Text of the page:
W3C home > Mailing lists > Public > public-html-a11y@w3.org > February 2010

Re: [media] Moving forward with captions / subtitles

From: Eric Carlson <eric.carlson@apple.com>
Date: Mon, 15 Feb 2010 21:29:48 -0800
Cc: Silvia Pfeiffer <silviapfeiffer1@gmail.com>, HTML Accessibility Task Force <public-html-a11y@w3.org>
Message-id: <1F57E298-8023-437A-A26D-357360FEF09A@apple.com>
To: Philip Jägenstedt <philipj@opera.com>

On Feb 15, 2010, at 9:03 PM, Philip Jägenstedt wrote:

> On Tue, 16 Feb 2010 10:22:34 +0800, Eric Carlson <eric.carlson@apple.com> wrote:
>>  Yikes, teach me to ignore email for 12 hours :-(
>> On Feb 15, 2010, at 12:46 AM, Philip Jägenstedt wrote:
>>> On Mon, 15 Feb 2010 15:19:09 +0800, Eric Carlson <eric.carlson@apple.com> wrote:
>>>> On Feb 14, 2010, at 11:06 PM, Philip Jägenstedt wrote:
>>>>> I think calling the grouping element <track> is a bad idea when it in fact doesn't specify a track but a group of tracks (each track in <source>).
>>>> But it does not represent a group of tracks!
>>>> The <track> element represents a single track in the presentation, which uses one of the <source> elements as its source of media data.
>>> How would this tie into the MediaTrack API and the MediaTracks collection? It is my understanding that each individual stream in a Ogg or MPEG-4 would be a MediaTrack.
>>  Yes, exactly.
>>> Would a <track> or a <source> represent a MediaTrack? If it is <track>, how would one activate a single <source> via the MediaTracks collection? Or is the intention that source selection in <track> completely determine which <source> is used so that the only way of switching between e.g. languages is rearranging the order of <source>s and calling .load() (or similar)?
>>  I am proposing that a <track> be represented by a MediaTrack. The UA would select one of the <source> elements, or the "src" attribute on the <track>, and that file would be used as the track's media data.
>>  As you note, this *is* different from "alternate tracks" in an MPEG-4 or QuickTime file, but it is different by design. If we represent each <source> by a MediaTrack object we will need to load every source, whether it is displayed or not, to answer questions about it. The MediaTrack object in the multi track API proposal has an ellipsis after "enabled" to represent the other track properties we will want to expose:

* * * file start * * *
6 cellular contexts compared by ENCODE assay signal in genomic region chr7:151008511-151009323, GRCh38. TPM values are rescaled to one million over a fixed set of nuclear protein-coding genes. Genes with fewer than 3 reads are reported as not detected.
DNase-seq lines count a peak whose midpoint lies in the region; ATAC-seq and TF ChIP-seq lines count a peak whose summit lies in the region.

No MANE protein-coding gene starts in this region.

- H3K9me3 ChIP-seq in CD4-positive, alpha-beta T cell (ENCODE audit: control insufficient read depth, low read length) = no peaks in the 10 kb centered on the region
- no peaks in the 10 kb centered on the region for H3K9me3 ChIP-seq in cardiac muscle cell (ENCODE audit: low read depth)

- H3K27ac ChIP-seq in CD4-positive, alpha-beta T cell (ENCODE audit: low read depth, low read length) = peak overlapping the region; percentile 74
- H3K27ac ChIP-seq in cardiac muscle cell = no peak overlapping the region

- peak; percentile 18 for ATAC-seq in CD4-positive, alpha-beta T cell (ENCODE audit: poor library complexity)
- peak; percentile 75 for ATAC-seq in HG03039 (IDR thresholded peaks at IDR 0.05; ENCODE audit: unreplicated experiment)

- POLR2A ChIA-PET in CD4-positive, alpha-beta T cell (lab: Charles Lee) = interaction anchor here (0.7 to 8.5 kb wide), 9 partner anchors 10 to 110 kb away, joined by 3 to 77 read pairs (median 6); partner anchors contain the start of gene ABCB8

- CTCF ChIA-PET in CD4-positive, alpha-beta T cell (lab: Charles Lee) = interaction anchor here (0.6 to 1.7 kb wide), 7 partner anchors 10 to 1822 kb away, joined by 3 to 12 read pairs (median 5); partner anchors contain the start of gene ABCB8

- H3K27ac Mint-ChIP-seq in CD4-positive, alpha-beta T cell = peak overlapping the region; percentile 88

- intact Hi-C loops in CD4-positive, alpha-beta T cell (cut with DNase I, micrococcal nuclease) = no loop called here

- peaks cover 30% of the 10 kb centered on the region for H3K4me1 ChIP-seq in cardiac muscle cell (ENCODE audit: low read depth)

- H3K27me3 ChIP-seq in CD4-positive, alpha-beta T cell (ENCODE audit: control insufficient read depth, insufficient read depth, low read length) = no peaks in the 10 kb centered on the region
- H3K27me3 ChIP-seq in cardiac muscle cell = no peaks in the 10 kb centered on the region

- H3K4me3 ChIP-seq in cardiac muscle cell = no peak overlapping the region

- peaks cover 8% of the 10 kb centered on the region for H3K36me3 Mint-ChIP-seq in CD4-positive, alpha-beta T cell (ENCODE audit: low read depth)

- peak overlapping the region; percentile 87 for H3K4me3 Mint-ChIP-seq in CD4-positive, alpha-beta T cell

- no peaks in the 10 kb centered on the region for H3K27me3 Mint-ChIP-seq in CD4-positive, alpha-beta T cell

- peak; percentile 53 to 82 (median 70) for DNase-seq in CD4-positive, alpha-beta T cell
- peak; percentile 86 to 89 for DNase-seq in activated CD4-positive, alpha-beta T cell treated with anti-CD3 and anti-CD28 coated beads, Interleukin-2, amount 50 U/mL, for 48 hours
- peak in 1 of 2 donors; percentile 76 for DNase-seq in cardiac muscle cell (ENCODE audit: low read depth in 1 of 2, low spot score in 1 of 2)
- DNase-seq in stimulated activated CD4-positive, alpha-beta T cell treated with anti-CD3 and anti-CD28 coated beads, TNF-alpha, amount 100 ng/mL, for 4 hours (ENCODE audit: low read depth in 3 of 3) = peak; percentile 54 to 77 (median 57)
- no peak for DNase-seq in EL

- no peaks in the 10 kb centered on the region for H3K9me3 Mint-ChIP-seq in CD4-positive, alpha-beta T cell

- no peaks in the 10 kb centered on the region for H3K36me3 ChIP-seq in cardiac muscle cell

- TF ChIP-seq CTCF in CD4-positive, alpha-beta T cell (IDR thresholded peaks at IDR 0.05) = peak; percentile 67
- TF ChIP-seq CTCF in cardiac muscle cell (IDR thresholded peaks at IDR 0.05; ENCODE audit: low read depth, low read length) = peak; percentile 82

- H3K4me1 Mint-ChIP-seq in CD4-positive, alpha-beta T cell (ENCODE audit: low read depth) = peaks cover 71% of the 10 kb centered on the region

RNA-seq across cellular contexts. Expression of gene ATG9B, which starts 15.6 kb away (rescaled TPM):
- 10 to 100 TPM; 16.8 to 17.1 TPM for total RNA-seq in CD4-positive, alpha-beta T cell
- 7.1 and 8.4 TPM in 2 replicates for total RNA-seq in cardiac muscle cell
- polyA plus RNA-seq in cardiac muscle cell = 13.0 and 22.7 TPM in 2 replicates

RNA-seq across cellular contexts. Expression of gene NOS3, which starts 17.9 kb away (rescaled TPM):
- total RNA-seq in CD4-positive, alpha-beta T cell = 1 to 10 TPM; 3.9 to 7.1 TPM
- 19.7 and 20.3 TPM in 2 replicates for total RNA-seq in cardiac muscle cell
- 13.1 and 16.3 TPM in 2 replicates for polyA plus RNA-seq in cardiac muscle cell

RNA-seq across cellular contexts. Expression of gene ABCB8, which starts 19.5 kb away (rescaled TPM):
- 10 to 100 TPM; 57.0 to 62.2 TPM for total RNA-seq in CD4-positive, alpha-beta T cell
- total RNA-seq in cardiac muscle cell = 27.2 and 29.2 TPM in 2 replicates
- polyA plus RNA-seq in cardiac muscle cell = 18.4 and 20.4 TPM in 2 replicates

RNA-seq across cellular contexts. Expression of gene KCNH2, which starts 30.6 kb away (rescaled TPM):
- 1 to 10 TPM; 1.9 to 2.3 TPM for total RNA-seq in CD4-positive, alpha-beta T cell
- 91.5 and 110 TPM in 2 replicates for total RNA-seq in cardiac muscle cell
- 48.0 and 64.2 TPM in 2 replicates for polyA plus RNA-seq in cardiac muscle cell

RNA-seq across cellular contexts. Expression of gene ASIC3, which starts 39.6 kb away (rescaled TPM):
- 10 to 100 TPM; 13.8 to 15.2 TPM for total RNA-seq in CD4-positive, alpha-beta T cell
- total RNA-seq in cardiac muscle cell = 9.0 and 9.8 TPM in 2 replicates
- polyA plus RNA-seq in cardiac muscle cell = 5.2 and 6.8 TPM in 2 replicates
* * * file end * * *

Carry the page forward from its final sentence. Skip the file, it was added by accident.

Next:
>> interface MediaTrack {
>>  readonly attribute DOMString name;
>>  readonly attribute DOMString role;
>>  readonly attribute DOMString type;
>>  readonly attribute DOMString lang;
>>           attribute boolean enabled;
>>  ...
>> };
>>  Some of these properties won't be possible to answer without loading and parsing a file (eg. duration), which we shouldn't require for a file that won't be used.
>>  MPEG-4 and QuickTime files don't have this problem because even if a track's media is external to the movie, the movie file always contains the track meta data so it is possible get it without loading/parsing the track data.
> Good point. My thinking is that attributes of MediaTrack that require loading the track would simply be unavailable when the track is not enabled, like e.g. HTMLMediaElement.duration. At least role, type and lang are available from markup though and should be what the "track selection algorithm" operates on.
  One problem with this is that tracks inside of a media file won't have this restriction. Actually, track added in markup and disabled after the data is loaded won't have this restriction either. This is likely to be very confusing.

> With <track><source>, is it at all possible to use the MediaTracks collection to activate tracks or build scripted menus? While not a must-have feature, it would be nice if the same API can be used to operate on both resource-internal tracks and tracks added with markup.
  Yes, I think it is very important that internal and external tracks are represented in exactly the same way. An object in the MediaTracks collection represents the <source> chosen by the resource selection algorithm. In your complex example from earlier, assuming "video.ogv" has one video and one audio track:

    <video src="video.ogv">
        <track role="SUB">
            <source src="subs.en.srt" srclang="en">
            <source src="subs.sv.srt" srclang="sv">
        <track role="CC">
            <source src="cc.en.srt" srclang="en">
            <source src="cc.sv.srt" srclang="sv">

  Every user would have :

	video.tracks(0).role == 'video' 
	video.tracks(1). role == 'audio' 
	video.tracks(2). role == 'sub' 
	video.tracks(3). role == 'cc'
	video.tracks(0).src == 'video.ogv' 	// the media is in the movie file
	video.tracks(1).src == 'video.ogv' 

  But only users on a Swedish system would have (assuming the first language is chosen if none match the user's system): 

	video.tracks(2).src == 'subs.sv.srt' 
	video.tracks(3).src == 'cc.sv.srt'

  Disabling *any* track is just "video.tracks(n).enabled = false".

Received on Tuesday, 16 February 2010 05:30:23 UTC

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